After trying to score points against Jeremy Corbyn by giving a massive and unprecedented boost of free publicity to an extremely distasteful hard-right Twitter ranter by name-checking him on the public record, she then repeatedly and egregiously evaded a perfectly clear, sensible and simple question from the SNP's Angus Robertson, about whether Theresa May wants the UK to stay in the European Single Market or leave.

All Theresa May could come up with was a load of flustered and patronising waffle while the Tory benches tried to save her embarrassment by trying to drown out Robertson's questions with their now customary barrages of hooting, jeering, braying and assorted animal noises.

It's absolutely inconceivable that Theresa May will be able to keep on stalling 
for years on end about whether the UK is going to seek to retain membership of the single market with vacuous platitudes like "Brexit means Brexit", but that's all she's been doing for 10 weeks already, so maybe endless stalling is actually her plan? Who knows?

It's hardly a rabidly left-wing Trotskyite position to say that vital sectors of the UK economy like manufacturing, retail and services will suffer if this uncertainty continues. If the UK government is not going to seek membership of the single market, UK businesses need to know about it, and they need to know about it soon so they can come up with business plans to try to mitigate the economic fallout.

The "Norwegian option" or "Hard Brexit"

Assuming that the stalling is one day going to come to an end and that Brexit is eventually going to go ahead, a lot of people think that "the Norwegian option" is the best of a bad situation. 

The problem is that single market access comes with certain stipulations, including the free movement of labour within the single market zone. It's inconceivable that the EU would allow the UK to keep access to the single market without us agreeing to the free movement of labour (because it would clearly incentivise a chaotic disintegration of the EU as other states quit in the hope of their own cherry-picked sweetheart deals).

Keeping single market access and scrapping the free movement of labour is a complete fantasy. You couldn't really get a purer political example of people wanting to have their cake and eat it. When Theresa May says she wants to scrap free movement but refuses to say that she wants to quit the single market, she's blatantly playing utopian fantasy land politics and taking anyone she expects to believe it for an idiot.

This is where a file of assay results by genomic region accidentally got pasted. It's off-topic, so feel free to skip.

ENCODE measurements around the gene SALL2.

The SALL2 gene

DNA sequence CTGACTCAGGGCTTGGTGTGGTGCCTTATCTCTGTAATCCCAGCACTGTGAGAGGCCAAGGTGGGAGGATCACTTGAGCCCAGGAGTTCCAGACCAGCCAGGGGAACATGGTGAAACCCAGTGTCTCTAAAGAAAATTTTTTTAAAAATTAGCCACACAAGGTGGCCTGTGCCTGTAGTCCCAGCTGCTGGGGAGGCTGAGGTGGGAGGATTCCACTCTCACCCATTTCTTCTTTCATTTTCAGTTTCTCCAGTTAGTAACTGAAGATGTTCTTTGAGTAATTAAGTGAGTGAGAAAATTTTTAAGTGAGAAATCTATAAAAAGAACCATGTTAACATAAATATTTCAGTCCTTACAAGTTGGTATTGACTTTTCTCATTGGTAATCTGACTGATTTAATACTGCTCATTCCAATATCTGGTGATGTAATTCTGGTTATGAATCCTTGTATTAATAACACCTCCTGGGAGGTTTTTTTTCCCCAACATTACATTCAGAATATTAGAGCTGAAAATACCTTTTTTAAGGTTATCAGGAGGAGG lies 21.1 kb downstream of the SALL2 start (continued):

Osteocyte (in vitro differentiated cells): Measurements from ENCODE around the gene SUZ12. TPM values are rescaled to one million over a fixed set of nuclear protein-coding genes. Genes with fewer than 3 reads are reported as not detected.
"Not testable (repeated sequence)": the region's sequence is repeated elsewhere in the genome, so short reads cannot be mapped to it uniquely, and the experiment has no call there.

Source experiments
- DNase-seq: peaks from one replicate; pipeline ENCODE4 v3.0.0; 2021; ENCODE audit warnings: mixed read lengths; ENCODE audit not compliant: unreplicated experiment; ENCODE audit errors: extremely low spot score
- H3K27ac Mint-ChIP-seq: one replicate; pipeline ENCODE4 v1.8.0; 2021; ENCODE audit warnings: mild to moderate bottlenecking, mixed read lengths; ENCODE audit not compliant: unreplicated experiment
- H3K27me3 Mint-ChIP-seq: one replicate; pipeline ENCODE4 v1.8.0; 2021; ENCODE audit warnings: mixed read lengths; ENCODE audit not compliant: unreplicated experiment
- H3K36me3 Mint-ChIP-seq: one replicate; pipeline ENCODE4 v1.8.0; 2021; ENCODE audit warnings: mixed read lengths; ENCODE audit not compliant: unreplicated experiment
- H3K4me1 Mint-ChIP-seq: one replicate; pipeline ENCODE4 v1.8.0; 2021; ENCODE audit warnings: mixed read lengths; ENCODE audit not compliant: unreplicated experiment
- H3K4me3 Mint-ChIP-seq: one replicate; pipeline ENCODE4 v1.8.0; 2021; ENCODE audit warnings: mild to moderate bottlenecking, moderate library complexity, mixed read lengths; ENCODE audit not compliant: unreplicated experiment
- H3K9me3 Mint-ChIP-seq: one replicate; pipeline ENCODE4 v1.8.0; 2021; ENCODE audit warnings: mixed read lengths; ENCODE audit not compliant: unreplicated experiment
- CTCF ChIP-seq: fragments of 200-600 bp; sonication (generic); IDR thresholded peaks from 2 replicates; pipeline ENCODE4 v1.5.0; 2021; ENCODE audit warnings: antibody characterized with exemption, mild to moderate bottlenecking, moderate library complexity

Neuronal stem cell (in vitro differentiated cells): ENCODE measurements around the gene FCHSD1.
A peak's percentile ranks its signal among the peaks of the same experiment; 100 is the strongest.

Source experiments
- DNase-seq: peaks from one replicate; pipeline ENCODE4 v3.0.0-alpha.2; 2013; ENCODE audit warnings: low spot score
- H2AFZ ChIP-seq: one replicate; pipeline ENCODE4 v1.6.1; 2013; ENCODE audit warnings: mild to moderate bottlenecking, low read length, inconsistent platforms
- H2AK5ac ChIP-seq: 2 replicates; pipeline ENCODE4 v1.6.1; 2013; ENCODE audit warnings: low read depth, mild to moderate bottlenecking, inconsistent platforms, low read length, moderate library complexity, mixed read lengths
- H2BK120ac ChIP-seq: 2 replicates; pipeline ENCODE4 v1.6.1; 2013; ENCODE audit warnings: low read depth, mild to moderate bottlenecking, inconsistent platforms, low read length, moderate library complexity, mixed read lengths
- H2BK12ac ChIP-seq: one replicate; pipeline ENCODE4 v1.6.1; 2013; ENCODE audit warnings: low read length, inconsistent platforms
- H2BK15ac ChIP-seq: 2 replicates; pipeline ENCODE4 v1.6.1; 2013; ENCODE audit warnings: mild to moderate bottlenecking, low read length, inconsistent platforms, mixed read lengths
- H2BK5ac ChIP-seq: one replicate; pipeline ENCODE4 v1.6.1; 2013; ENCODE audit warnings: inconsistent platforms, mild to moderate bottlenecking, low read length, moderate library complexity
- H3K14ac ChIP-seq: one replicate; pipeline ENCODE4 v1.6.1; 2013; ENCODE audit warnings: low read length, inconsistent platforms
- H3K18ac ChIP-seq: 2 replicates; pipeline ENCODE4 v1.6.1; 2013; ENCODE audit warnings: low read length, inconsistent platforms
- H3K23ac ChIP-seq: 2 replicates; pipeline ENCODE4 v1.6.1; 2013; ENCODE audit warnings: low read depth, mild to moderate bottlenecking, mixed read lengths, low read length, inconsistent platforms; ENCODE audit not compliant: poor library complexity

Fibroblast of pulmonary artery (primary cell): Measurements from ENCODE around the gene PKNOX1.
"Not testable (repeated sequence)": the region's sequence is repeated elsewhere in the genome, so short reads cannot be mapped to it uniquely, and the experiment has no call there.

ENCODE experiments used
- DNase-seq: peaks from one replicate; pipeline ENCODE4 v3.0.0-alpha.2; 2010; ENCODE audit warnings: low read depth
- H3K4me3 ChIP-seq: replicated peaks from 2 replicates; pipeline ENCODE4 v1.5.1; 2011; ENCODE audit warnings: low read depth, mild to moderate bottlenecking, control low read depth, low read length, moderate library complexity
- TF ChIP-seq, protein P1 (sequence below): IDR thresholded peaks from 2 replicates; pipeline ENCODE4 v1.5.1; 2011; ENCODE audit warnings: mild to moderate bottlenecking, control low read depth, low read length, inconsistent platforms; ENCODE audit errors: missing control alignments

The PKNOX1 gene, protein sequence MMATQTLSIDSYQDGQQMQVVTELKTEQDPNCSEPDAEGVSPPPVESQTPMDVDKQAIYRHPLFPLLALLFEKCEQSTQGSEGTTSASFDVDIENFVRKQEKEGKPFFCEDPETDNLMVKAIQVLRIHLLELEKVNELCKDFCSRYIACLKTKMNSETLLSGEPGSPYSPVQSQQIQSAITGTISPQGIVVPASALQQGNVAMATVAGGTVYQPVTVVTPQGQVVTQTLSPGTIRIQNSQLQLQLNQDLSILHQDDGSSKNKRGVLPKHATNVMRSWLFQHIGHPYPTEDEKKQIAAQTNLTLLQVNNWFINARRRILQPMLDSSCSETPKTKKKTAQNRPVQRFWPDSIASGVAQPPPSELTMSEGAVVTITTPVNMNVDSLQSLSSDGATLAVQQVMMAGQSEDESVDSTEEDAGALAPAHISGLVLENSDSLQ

Keeping the single market and not scrapping the free movement of people from the EU into the UK would cause an apoplectic storm of protest from the huge xenophobic-Brexiter contingent. The very reason these people voted out of the EU was to get rid of the pesky foreigners. Any deal that involved keeping the free movement of labour would have them wailing and shrieking even louder than they were before, or perhaps even descending into the violent lynch mob mentality eluded to by Nigel Farage and openly promoted by the leaders of Britain First.

That just leaves "Hard Brexit" which would have severe economic consequences for huge numbers of businesses and jobs. Anyone 
rooting for Hard Brexit whilst working for a Japanese car company in Sunderland (where a majority of people actually voted for Brexit!) really doesn't know their arse from their elbow. They'd actually be rooting for the endangerment of their own jobs and livelihoods because they've swallowed some Brexit fairy tale about "taking back control"!

Jeremy Corbyn

Lot's of people see me as completely biased in favour of Jeremy Corbyn because I generally swim against the tide of savagely anti-Corbyn propaganda that is passed off as news these days, but I'm not. Nobody is beyond criticism.

Corbyn has outlined a stance that the UK should try to negotiate a settlement that keeps access to the single market but frees us from the EU obligations